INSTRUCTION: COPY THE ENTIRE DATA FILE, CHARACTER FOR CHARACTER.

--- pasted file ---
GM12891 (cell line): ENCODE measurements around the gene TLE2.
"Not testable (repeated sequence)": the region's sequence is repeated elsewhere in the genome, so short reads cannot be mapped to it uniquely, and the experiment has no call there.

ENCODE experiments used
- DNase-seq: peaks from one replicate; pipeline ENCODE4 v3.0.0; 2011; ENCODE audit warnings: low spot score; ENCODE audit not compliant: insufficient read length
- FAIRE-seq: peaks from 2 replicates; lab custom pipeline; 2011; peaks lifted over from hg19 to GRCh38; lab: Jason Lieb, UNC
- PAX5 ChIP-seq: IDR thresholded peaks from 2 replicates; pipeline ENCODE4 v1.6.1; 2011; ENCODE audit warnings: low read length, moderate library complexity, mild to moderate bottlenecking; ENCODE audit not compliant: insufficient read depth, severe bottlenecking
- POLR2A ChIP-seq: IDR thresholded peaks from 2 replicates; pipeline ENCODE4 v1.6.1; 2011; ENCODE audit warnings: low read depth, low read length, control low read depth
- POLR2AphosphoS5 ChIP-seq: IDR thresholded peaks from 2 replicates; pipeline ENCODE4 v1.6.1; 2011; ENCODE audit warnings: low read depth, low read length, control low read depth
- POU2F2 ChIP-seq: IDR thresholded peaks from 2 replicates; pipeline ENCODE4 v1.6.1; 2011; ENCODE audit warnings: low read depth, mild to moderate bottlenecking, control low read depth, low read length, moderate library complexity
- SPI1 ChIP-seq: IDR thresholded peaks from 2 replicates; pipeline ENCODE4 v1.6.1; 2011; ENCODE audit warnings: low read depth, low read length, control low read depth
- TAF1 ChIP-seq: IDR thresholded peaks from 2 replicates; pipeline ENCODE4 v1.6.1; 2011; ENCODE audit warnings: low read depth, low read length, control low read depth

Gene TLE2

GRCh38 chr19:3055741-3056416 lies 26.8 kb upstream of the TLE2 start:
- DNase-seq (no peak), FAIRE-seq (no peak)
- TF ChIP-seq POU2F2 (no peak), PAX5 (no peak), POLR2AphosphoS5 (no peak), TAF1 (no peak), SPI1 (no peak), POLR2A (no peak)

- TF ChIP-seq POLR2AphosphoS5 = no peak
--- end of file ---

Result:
GM12891 (cell line): ENCODE measurements around the gene TLE2.
"Not testable (repeated sequence)": the region's sequence is repeated elsewhere in the genome, so short reads cannot be mapped to it uniquely, and the experiment has no call there.

ENCODE experiments used
- DNase-seq: peaks from one replicate; pipeline ENCODE4 v3.0.0; 2011; ENCODE audit warnings: low spot score; ENCODE audit not compliant: insufficient read length
- FAIRE-seq: peaks from 2 replicates; lab custom pipeline; 2011; peaks lifted over from hg19 to GRCh38; lab: Jason Lieb, UNC
- PAX5 ChIP-seq: IDR thresholded peaks from 2 replicates; pipeline ENCODE4 v1.6.1; 2011; ENCODE audit warnings: low read length, moderate library complexity, mild to moderate bottlenecking; ENCODE audit not compliant: insufficient read depth, severe bottlenecking
- POLR2A ChIP-seq: IDR thresholded peaks from 2 replicates; pipeline ENCODE4 v1.6.1; 2011; ENCODE audit warnings: low read depth, low read length, control low read depth
- POLR2AphosphoS5 ChIP-seq: IDR thresholded peaks from 2 replicates; pipeline ENCODE4 v1.6.1; 2011; ENCODE audit warnings: low read depth, low read length, control low read depth
- POU2F2 ChIP-seq: IDR thresholded peaks from 2 replicates; pipeline ENCODE4 v1.6.1; 2011; ENCODE audit warnings: low read depth, mild to moderate bottlenecking, control low read depth, low read length, moderate library complexity
- SPI1 ChIP-seq: IDR thresholded peaks from 2 replicates; pipeline ENCODE4 v1.6.1; 2011; ENCODE audit warnings: low read depth, low read length, control low read depth
- TAF1 ChIP-seq: IDR thresholded peaks from 2 replicates; pipeline ENCODE4 v1.6.1; 2011; ENCODE audit warnings: low read depth, low read length, control low read depth

Gene TLE2

GRCh38 chr19:3055741-3056416 lies 26.8 kb upstream of the TLE2 start:
- DNase-seq (no peak), FAIRE-seq (no peak)
- TF ChIP-seq POU2F2 (no peak), PAX5 (no peak), POLR2AphosphoS5 (no peak), TAF1 (no peak), SPI1 (no peak), POLR2A (no peak)

- TF ChIP-seq POLR2AphosphoS5 = no peak